It is easy to understand why the fort was built atop a headland overlooking the bay: panoramic views allowed guards to monitor incoming and outgoing traffic to the busy port. As the first stop for European merchant ships arriving to the Caribbean, San Juan was a key location for resupplying, trade, and defense.

The chapel in El Morro (photo credit: canuckrunningamuck)
The courtyard of El Morro (photo credit: canuckrunningamuck)


After your visit to El Morro, venture into Old San Juan for a bite to eat. Its charming, blue cobblestone-paved streets are lined with historic homes and shopfronts, and wandering the maze of alleyways and main thoroughfares is a delight in itself. Keep an eye out for some of San Juan’s most recognisable street art as well!

Old San Juan (photo credit: canuckrunningamuck)
Old San Juan (photo credit: canuckrunningamuck)

There is no shortage of dining options in Old San Juan, but if you’re looking for something light but filling, try any of the menu options at the Stuffed Avocado Shop, a casual dining establishment featuring healthy bowls that all incorporate avocados. Select combinations from their menu, or create your own bowl- and be sure to grab a cup of one of their freshly-squeezed juices (the passionfruit one is especially refreshing) as well.

Even though you’ve already stopped at one fort today, make time for Castillo San Cristóbal, San Juan’s second fort. San Cristóbal tends to be marginally less busy than the more-popular El Morro but is filled with just as much history. Be sure you don’t miss the graffiti of one of the fort’s 18th century prisoners, a curious feature that drives home the darker side of the colonial fortresses.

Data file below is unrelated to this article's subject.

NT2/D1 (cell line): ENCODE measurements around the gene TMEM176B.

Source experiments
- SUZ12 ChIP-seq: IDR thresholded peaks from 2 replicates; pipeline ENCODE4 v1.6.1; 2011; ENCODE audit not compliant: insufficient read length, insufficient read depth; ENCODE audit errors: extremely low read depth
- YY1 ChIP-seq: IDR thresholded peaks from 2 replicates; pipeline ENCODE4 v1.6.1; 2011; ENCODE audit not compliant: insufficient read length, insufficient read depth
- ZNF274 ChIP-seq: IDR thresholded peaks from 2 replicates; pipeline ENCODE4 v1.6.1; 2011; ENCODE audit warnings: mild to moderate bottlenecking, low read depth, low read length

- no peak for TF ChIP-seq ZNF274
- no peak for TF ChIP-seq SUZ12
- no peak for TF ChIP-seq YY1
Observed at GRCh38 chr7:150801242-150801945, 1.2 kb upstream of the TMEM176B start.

San Cristobal (photo credit: canuckrunningamuck)
The view from San Cristobal (photo credit: canuckrunningamuck)

As the sun starts to set on Old San Juan, take your time wandering through the romantic streets and enjoying the cool breezes, cleverly channeled by the city’s architects to funnel down the roads and deliver welcome relief from the heat. During the day, the streets thrum with the hundreds of cruise ship passengers who disembark for a brief excursion in the city. At sundown, however, as these visitors return to their vessels, a leisurely sense of relaxation settles into Old San Juan. Strolling hand in hand under the lamplight or catching a sunset near the bay are perfect ways to end your day in the old city.

(photo credit: canuckrunningamuck)

If you’re in need of some refreshment, the Alegría Patio Bar at Hotel El Convento is a welcome oasis of calm located in the historic El Convento, once a Carmelite convent nearly 400 years ago and now a luxury hotel. Sit back and take a moment to soak in the soothing atmosphere of the indoor/outdoor patio space while sipping on a coconut mojito.

Drinks inside El Convento (photo credit: canuckrunningamuck)
The courtyard of El Convento (photo credit: canuckrunningamuck)

After dinner in Old San Juan (Restaurant Raíces, Barrachina, and Marmalade are all popular options), save room for dessert in the form of a popsicle from Señor Paleta. This beloved shop offers popsicles made from fresh fruit in a dazzling variety of flavours, including (but not limited to!) papaya and pineapple, guanabana, coconut, guava, and passionfruit. Keep in mind: they melt fast in the tropical heat, but they’re so delicious and refreshing you should have no problem finishing yours! It’s a sweet way to cap off your time in Old San Juan.

Passionfruit popsicle from Senor Paleta (photo credit: canuckrunningamuck)

What are you must-sees in Old San Juan? Any hidden gems you’d recommend? I’d love to know- leave a comment or send me a message!

View along El Paseo del Morro (photo credit: canuckrunningamuck)